Significant investments needed to address weaknesses at border checkpoints in the Mekong Sub-region
27 January 2014 - A newly released UNODC study suggests that land-border checkpoints in the Greater Mekong Sub-region are largely ill-equipped to effectively tackle the threats posed by globalizing criminal networks. Without significant investments to address chronic weaknesses at the border, globalization may remain strongly associated with an increase in transnational organized crime.
Golden Triangle opium production rises 22 per cent in 2013, says UNODC
18 December 2013 - Led by a 13 per cent increase in Myanmar opium cultivation to 57,800 hectares (from 51,000 ha in 2012), opium poppy cultivation in Southeast Asia's Golden Triangle of Myanmar, Lao PDR and Thailand rose for the seventh consecutive year, according to a new UNODC report.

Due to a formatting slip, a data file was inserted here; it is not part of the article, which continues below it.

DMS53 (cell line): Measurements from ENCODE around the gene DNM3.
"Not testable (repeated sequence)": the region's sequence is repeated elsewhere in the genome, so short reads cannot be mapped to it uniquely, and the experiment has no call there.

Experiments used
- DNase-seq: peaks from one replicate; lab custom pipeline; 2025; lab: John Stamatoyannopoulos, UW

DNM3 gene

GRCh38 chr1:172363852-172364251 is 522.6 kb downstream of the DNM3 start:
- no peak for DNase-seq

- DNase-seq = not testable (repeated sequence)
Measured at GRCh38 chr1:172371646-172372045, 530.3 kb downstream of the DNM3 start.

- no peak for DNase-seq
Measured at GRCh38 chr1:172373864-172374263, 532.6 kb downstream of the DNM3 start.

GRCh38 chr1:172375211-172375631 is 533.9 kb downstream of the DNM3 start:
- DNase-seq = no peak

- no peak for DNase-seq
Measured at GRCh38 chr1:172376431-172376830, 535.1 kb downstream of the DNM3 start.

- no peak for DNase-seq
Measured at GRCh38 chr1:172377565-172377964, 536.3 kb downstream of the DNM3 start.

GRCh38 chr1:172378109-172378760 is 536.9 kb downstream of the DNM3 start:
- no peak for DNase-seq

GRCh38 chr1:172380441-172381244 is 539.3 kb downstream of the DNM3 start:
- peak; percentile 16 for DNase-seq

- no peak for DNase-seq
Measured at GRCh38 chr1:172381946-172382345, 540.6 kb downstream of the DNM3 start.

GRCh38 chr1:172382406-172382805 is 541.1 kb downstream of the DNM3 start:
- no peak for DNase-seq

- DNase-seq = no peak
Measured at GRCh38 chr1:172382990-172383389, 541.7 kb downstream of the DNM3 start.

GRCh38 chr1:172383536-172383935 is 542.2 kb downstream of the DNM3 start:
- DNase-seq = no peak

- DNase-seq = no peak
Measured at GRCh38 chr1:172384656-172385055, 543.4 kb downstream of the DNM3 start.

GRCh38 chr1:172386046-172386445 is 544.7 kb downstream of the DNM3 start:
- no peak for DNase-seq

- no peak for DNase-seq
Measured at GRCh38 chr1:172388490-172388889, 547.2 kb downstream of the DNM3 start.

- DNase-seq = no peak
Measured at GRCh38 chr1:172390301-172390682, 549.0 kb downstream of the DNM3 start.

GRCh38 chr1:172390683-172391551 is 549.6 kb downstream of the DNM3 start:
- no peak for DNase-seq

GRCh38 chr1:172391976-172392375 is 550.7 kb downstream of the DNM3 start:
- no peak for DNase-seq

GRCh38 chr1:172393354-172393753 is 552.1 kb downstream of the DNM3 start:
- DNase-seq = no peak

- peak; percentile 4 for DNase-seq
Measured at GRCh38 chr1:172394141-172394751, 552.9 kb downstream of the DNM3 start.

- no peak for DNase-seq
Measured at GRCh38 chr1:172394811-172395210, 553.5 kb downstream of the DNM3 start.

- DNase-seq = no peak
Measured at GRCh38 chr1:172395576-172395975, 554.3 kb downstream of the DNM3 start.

**Record-high methamphetamine seizures in Southeast Asia in 2012, UNODC reports::
Rise in opium cultivation and continued expansion of methamphetamine markets top Asia illicit drug concerns
Yangon (Myanmar) 26 June – Despite an overall ‘stable’ global drug use situation, an increase in South-East Asia’s markets for amphetamine-type stimulants (ATS) and a continuing rise in opium cultivation pose growing human security and public health challenges, according to a UN Office on Drugs and Crime (UNODC) report released today.
First comprehensive UNODC study on transnational organized crime threats in East Asia and the Pacific
Pledges UN support for Myanmar's efforts on national reconciliation, anti-corruption, rule of law, HIV prevention and evidence-based drug treatment